In the Dec. 17, 1925, Fort Worth Star-Telegram, a young child’s letter requesting a Christmas miracle was printed.
“Dear Goodfellows: Will you please bring us something for Christmas? My mother is a widow – daddy has been gone a year and if you don’t come to see us, we won’t have any Christmas this year. I am 12 and would like to have some underwear and a sweater. I have some little brothers and sisters who would like toys. All of us thank you.”
About a decade earlier, Editor James M. North initiated the Goodfellow Fund, and newsroom staffers put it into motion. That first year, 1912, they raised $1,242.80 – enough to give 350 families a turkey with bread, fruit and canned vegetables, a few toys, and a load of wood or coal.
Every year since, along about Thanksgiving, the Star-Telegram again reminds its readers of the continuing the need in our community and asks for donations to try to ensure that all children have Christmas. This is the 102nd year.
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During the Depression, the focus of the fund’s gifts shifted to clothes and shoes for children, as well as small toys and treats, which they requested in letters.
Richard Greene, now Chief Goodfellow, said he has seen 50 years of growth.
“We used to get to shop for the applicants,” said Greene, executive director of the fund. “They would submit clothing needs and we’d borrow grocery baskets to carry new jackets and coats. We’d spread out the items in cattle barns at the Will Rogers complex, sort through them and deliver them to the families.”
Greene said the need grew too large to continue that way, so the fund switched to giving gift cards. Now families pick out their own clothing and shoes.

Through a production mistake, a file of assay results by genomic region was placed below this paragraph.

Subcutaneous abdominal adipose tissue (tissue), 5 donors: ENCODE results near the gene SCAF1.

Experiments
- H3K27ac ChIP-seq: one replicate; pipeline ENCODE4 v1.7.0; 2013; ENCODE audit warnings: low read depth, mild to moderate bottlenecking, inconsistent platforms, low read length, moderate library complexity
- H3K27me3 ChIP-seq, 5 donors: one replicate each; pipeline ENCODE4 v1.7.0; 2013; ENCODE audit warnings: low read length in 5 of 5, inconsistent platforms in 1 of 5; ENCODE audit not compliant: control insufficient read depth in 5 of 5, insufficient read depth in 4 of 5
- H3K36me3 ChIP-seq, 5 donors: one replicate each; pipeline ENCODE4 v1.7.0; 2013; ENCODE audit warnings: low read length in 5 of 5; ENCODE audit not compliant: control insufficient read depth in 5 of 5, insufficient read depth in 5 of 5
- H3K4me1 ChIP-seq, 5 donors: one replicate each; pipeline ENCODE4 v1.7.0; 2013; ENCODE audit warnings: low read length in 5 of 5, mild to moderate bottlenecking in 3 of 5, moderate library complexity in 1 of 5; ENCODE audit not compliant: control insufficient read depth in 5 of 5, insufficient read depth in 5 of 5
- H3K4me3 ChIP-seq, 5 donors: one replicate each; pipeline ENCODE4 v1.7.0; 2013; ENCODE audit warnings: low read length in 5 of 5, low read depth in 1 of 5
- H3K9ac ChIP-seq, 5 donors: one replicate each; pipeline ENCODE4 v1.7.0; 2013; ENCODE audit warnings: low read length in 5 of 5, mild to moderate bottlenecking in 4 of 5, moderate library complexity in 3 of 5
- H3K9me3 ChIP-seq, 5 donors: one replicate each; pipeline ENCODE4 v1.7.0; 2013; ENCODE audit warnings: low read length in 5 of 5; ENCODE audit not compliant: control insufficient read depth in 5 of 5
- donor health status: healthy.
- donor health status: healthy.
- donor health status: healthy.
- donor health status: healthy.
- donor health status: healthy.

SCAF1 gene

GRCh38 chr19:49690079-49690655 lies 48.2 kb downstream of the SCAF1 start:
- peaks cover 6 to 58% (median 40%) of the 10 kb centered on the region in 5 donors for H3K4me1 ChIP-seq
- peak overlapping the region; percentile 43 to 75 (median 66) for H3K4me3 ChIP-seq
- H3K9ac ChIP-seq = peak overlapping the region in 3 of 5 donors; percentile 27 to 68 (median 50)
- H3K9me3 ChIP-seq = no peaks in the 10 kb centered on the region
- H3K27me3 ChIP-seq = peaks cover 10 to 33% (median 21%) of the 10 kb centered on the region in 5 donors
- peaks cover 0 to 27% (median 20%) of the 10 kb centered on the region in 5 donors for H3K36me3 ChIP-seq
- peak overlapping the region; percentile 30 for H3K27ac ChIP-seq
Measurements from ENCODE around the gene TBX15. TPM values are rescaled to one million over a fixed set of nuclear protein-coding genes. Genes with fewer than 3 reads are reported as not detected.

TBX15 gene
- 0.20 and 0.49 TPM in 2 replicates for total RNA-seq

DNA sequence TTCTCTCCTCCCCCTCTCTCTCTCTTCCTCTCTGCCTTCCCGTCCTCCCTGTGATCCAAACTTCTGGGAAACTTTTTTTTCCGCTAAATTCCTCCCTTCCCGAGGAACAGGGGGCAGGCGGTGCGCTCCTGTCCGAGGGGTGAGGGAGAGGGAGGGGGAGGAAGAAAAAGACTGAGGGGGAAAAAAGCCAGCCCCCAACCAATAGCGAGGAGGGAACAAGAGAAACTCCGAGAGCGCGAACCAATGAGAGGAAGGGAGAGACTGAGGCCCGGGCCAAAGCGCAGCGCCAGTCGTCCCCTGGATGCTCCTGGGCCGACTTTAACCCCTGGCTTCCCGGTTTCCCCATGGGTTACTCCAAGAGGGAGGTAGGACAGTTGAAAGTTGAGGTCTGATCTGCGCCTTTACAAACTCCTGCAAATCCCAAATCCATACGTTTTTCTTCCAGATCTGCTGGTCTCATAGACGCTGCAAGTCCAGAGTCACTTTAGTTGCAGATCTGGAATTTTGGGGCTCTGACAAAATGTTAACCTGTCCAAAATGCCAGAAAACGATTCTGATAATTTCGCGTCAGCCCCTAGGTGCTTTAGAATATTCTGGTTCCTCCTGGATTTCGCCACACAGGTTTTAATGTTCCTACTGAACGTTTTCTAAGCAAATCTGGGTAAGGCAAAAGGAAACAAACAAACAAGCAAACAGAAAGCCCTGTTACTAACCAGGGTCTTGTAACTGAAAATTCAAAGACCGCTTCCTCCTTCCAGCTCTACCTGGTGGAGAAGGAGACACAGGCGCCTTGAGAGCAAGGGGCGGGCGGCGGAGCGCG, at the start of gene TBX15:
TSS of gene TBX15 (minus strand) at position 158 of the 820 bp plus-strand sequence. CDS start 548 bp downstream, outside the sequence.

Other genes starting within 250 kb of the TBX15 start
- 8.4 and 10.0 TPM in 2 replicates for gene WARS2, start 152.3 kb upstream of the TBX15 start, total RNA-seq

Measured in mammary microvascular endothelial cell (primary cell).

Last year, Goodfellows gave $50 J.C. Penney gift cards to 19,470 children, Greene said. The goal is the same this year.
The newspaper has always recognized people who give to the fund by printing their names unless anonymity is requested. For many years, the paper regularly sent reporters and photographers to events that raised money for the fund. (We’ll still try do it with a little advance notice!)
In 1925, the newspaper’s pages were full of photos of orchestra musicians and dancers who were preparing for their performances at the Goodfellow Frolic in the Crystal Ballroom of The Texas. Starting in 1936, one day in December, Exchange Club members become Goodfellows. That first year, they gave $66.36; in 1968, an auction raised $8,848; last year, they gave a record $135,000.
The amount of donations has always ranged from schoolchildren’s pennies to checks with several zeroes. Every donation makes an impact, Greene said.
“I got a $5 donation the other day,” he said. “The letter said, ‘This is all we could afford. I hope this helps. Merry Christmas.’
“I just hope we can continue to watch it grow, and the only way we can continue to watch it grow is through the help of new donors. Every $10, $30, $50 helps.
“These families, the majority of these families, wouldn’t have a Christmas if it weren’t for us.”